Thursday, August 21, 2008

Aaron Nelson Writer and Co-Creator of Marlow

The reason this interview is a little shorter is I was hoping to get this to be part of the post for the review of Marlow, but the timing did not work out. I really enjoy during these interviews with creators, especially people who are new to me and sometimes new to be on the creator side of the coin.

Jim: Who is Aaron Nelson and how did you get into writing comics?
Aaron: I got into writing comics shortly after I finished my Master's at Chicago. I've always loved comics, and felt that the medium was perfect for telling the kind of stories I wanted to tell.

Jim: Why Marlow? Beyond this issue, do you have any future plans for Marlow and his crew?
Aaron: I wanted to tell a story about a guy who is struggling with his zombie-side and his human-side; and to show that the life he's leading, while seeming to preserve his humanity, is actually the life of a zombie. I also wanted to show him realizing all of this, and then choosing to succumb to his zombie-side in order to be truly human. The reason why I wanted to tell the story of Marlow, is because I've personally felt like The War on Terror and The Bush Doctrine have had an overwhelming impact on our imaginations and world-view. In fact, I even wrote an essay for the book "Jack Bauer for President: Terrorism and Politics in 24" called "Simulating Terror", which looked at how 24 constructs and projects a reality based on the ticking time-bomb scenario in order to defend moral exceptionalism and the use of torture, etc. That's who I wanted Marlow to be -- this guy who's a living ticking time-bomb, ready to go off at any moment and turn him into a zombie. That's how he can personally be all right with doing all of these unethical things like murdering human experiments and other nasty things for the corporation he works for--because it's what keeps him "human". It's only at the end of the story where he realizes his condition has nothing to do with his actions; and that the only way to be human is to suffer his condition.

We are currently working on the next Marlow story. Unlike the first story, it's going to be a bit more pulpy and a bit less philosophical. With that said, it will expand Marlow's story while (hopefully) entertaining the readers, and (hopefully) making them think.
Jim: What is your process for producing this book? Did you write a full script with detail panel descriptions or some other method? How did you and the artist work together?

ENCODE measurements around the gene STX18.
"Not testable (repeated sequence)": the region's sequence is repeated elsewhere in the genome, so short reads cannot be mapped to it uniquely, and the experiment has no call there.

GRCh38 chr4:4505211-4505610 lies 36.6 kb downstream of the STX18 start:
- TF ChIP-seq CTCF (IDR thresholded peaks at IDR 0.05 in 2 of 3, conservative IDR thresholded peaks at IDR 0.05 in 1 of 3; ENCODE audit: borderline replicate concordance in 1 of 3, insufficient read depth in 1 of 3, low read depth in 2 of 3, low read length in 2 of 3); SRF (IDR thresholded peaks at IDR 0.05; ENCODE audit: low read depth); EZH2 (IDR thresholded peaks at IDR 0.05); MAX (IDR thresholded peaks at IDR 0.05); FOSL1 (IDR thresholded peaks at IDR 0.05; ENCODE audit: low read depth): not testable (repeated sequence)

Aaron: The process was fairly lengthy. When I was thinking about the storyline, I decided to re-read Thucydide's "Peloponnesian Wars", Virgil's "Aeneid" and Conrad's "Heart of Darkness" in order to find some inspiration as to how to tell the story. Ultimately, I felt like "Heart of Darkness" was most "in-line" with the concerns I wanted to address, and his use of the frame-narrative and first-person storytelling was pretty appealing, as well. I thought it would work well in a comic book. After the storyline was established, I wrote a full script, and then collaborated with the artist on any panel or layout changes. I felt that Mathew and I worked extremely well together, especially on elaborating the story visually.

Jim: Do you have any other new projects on the horizon and/or are you pitching ideas to companies?
Aaron: I do. I have a couple of creator-owned projects that are nearing the submissions phase, and can't wait to get them out. One of them is a sci-fi comedy in the vein of Phil Foglio and Robert Asprin; the other is a mythological story that has been my baby for quite some time.

Jim: Would you want to work for DC or Marvel? If yes what would be your dream project.
Aaron: Although my immediate goals are focused around creator-owned projects, perhaps in the long-run, were I to be lucky enought to work for DC or Marvel, I'd certainly do it. From a dream project standpoint, I'd love to tell my story about Bruce Wayne.

Jim: What would be your dream project as a creator owned book?
Aaron: I'm actually working on it right now. I've read a lot of Ancient Greek and Roman epics, tragedies, comedies, histories, and dialogues, and my dream project takes that and incorporates it into a modern story.
Aaron, thank you for your time and we will keep watching the credit box to see your name.

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